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Make a Donation to the North Wessex Downs Landscape Trust

The North Wessex Downs National Landscape is designated as an
Area of Outstanding Natural Beauty (AONB) - in other words one of the United Kingdom's finest landscapes.

An AONB is a nationally important landscape protected by law. Each AONB has its own natural beauty and distinct characteristics that are recognised as so outstanding that they should be protected for the nation and future generations.  On 22 November 2023 AONBs across England and Wales became known as National Landscapes but the formal designation, and the legal protections, remain the same.

‘Natural Beauty’ encompasses not only the appearance of the landscape, but includes landform and geology, plants and animals, landscape features and the rich historic and cultural heritage of human settlement over the centuries. The diverse landscape includes areas of rolling chalk grassland, ancient woodlands, arable farmland, steep escarpments, downland hillsides and chalk river valleys.

Did you know?

  • The designated area covers 1730 square kilometres or 668 square miles of English countryside and settlements overlapping the boundaries of Wiltshire, Hampshire, Berkshire and Oxfordshire. The Trust's focus also includes the surrounding 'setting' of the area.
  • Some 125,000 people live within the North Wessex Downs, which spans 173 parishes and straddles the boundaries of nine local authorities in four counties. More than a million people live within easy reach of the area.
  • The area contains an extensive network of Rights of Way with a combined length of over 900 miles (1450 kilometres).
  • The North Wessex Downs are crossed by important national and regional walking and cycling routes: Ridgeway National Trail; Thames Path National Trail; Test Way; Wayfarer’s Walk; Lambourn Valley Way and the tow-path of the Kennet and Avon Canal; together with National Cycling Network Route 4.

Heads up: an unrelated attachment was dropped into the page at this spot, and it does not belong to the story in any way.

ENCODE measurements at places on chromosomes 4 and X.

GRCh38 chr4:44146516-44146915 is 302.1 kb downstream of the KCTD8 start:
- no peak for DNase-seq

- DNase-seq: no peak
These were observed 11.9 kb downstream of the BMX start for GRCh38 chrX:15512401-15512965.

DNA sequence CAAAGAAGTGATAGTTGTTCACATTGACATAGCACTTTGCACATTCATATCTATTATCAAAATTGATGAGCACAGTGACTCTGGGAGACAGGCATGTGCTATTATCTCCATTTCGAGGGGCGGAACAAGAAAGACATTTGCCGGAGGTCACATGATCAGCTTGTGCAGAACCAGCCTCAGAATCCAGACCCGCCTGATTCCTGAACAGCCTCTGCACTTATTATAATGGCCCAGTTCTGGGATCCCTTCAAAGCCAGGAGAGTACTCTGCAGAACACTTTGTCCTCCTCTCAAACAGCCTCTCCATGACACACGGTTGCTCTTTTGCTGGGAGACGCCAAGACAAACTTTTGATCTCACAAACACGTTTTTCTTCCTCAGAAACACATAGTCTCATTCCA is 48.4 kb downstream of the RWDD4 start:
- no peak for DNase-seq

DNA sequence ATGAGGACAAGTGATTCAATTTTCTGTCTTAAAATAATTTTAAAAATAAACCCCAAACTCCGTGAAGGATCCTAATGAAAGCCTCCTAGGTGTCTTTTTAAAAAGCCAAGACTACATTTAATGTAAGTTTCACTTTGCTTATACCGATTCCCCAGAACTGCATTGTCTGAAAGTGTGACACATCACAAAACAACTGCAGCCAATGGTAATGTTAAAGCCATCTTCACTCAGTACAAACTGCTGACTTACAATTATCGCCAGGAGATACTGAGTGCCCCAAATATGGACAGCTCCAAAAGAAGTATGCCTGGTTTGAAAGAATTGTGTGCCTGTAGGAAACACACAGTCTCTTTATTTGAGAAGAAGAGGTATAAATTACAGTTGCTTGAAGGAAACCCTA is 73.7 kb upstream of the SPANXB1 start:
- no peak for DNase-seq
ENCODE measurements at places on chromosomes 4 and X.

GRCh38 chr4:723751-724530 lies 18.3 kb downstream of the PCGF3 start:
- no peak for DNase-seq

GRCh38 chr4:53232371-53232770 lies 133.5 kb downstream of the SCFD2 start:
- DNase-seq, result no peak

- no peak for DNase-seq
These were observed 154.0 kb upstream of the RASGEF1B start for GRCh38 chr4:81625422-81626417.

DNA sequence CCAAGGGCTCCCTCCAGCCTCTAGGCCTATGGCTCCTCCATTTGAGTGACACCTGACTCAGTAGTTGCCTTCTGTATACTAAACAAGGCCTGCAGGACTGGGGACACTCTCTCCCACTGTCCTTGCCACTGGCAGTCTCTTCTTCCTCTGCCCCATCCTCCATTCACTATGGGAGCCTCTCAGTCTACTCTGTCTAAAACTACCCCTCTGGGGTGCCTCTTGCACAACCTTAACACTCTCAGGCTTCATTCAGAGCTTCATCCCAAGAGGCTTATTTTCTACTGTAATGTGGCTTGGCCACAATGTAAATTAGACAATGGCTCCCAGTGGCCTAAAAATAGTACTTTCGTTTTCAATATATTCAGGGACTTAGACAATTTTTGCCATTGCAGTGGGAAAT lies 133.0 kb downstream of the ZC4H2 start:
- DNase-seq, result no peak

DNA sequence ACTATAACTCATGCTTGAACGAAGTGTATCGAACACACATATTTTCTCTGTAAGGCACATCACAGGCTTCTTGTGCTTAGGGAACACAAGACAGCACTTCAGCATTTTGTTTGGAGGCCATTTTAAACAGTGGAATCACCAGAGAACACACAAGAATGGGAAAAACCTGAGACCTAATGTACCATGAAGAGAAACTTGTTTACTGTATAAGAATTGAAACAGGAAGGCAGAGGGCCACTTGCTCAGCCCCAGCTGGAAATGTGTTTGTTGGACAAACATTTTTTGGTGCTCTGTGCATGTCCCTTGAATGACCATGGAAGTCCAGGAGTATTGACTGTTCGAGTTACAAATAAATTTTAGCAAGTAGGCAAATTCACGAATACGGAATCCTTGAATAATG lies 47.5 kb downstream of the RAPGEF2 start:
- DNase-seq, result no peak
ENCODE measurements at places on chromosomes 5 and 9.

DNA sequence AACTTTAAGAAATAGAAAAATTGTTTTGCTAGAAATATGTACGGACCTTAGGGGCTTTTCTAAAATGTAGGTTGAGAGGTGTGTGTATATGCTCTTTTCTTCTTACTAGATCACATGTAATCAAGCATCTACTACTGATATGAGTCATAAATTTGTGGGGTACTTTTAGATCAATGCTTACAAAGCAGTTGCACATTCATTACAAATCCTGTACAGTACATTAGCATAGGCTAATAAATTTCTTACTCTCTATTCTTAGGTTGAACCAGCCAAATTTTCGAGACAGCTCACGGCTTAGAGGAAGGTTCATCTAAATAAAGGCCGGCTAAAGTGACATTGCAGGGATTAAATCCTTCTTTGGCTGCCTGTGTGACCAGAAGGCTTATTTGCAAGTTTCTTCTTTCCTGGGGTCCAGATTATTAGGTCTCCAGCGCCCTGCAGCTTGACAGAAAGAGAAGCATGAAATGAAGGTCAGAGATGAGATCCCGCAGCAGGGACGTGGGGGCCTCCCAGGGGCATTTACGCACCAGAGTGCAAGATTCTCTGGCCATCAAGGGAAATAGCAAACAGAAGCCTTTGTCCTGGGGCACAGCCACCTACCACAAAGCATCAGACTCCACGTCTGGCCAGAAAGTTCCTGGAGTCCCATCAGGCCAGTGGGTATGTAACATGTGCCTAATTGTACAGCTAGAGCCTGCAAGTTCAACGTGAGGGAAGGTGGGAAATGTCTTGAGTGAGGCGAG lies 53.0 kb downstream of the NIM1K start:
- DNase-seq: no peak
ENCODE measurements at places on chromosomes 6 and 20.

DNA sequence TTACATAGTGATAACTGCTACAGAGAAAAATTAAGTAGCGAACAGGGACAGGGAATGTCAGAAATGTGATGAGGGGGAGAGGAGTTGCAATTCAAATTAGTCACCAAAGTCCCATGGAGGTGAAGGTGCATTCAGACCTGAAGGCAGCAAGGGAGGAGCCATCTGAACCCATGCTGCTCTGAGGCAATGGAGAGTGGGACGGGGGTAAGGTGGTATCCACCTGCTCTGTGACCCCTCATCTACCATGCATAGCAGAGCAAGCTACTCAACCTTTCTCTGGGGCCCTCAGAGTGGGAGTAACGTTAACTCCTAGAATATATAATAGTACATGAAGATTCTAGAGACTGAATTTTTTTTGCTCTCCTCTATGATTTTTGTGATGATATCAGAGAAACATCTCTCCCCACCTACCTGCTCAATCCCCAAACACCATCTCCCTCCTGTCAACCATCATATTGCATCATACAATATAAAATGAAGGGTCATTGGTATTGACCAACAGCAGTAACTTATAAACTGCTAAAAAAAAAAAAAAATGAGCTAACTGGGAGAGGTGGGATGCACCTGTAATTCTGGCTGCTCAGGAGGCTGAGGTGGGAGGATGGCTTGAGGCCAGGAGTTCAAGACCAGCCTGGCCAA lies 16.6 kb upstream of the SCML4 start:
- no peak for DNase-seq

• Many leading race horse trainers are based within the North Wessex Downs, with around 3,700 racehorses, supporting the employment of over 800 people.
  • The area contains seven white horse hill-figures, including the world famous Uffington White Horse.
  • The chalk streams in the North Wessex Downs are among England's finest - three quarter's of the world's chalk streams are in England.
  • The North Wessex Downs includes seven European Special Areas of Conservation (SAC), more than 66 national Sites of Special Scientific Interest (SSSI) and 249 Local Wildlife Sites.
  • Around one tenth of the UK’s important chalk grassland is found within the North Wessex Downs.
  • The North Wessex Downs includes over 500 Scheduled Ancient Monuments, 4000 Listed Buildings, fifteen Registered Parks and Gardens, a Registered Battlefield, part of a UNESCO World Heritage Site and over a hundred built Conservation Areas.
  • Over 80% of the North Wessex Downs is classed as farmland, with around 6% of the area's workforce employed in agriculture.
  • More than a tenth of the North Wessex Downs is woodland and half of this has some form of wildlife designation, a significant proportion of which is Ancient Semi-Natural Woodland.
  • People have lived here for over 10,000 years; their earliest monuments including Wayland's Smithy Neolithic tomb (c. 5500 bp) and Avebury Stone Circle (c. 4600 bp).
  • At Crofton, you can see the world's oldest working steam engines - still in action today!
  • In sharp contrast, Harwell, at the very edge of the North Wessex Downs, hosts the UK's National Satellite Test Facility, at one of the world's leading science parks.